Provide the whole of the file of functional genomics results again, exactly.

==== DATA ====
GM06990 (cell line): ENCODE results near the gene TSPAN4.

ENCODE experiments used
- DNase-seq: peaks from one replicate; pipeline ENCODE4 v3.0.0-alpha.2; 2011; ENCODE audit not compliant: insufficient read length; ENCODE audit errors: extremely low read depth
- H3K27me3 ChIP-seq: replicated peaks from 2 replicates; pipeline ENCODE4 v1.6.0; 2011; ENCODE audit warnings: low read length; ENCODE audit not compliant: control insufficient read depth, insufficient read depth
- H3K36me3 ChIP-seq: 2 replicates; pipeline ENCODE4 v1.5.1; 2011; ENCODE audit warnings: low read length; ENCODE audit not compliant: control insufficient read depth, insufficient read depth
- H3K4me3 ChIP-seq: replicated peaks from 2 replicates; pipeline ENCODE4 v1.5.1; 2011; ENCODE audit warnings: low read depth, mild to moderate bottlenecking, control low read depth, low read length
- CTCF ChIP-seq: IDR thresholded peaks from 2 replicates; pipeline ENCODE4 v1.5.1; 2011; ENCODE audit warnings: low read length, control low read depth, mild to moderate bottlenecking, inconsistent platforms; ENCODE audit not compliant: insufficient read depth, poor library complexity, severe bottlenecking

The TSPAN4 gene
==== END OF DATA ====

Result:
GM06990 (cell line): ENCODE results near the gene TSPAN4.

ENCODE experiments used
- DNase-seq: peaks from one replicate; pipeline ENCODE4 v3.0.0-alpha.2; 2011; ENCODE audit not compliant: insufficient read length; ENCODE audit errors: extremely low read depth
- H3K27me3 ChIP-seq: replicated peaks from 2 replicates; pipeline ENCODE4 v1.6.0; 2011; ENCODE audit warnings: low read length; ENCODE audit not compliant: control insufficient read depth, insufficient read depth
- H3K36me3 ChIP-seq: 2 replicates; pipeline ENCODE4 v1.5.1; 2011; ENCODE audit warnings: low read length; ENCODE audit not compliant: control insufficient read depth, insufficient read depth
- H3K4me3 ChIP-seq: replicated peaks from 2 replicates; pipeline ENCODE4 v1.5.1; 2011; ENCODE audit warnings: low read depth, mild to moderate bottlenecking, control low read depth, low read length
- CTCF ChIP-seq: IDR thresholded peaks from 2 replicates; pipeline ENCODE4 v1.5.1; 2011; ENCODE audit warnings: low read length, control low read depth, mild to moderate bottlenecking, inconsistent platforms; ENCODE audit not compliant: insufficient read depth, poor library complexity, severe bottlenecking

The TSPAN4 gene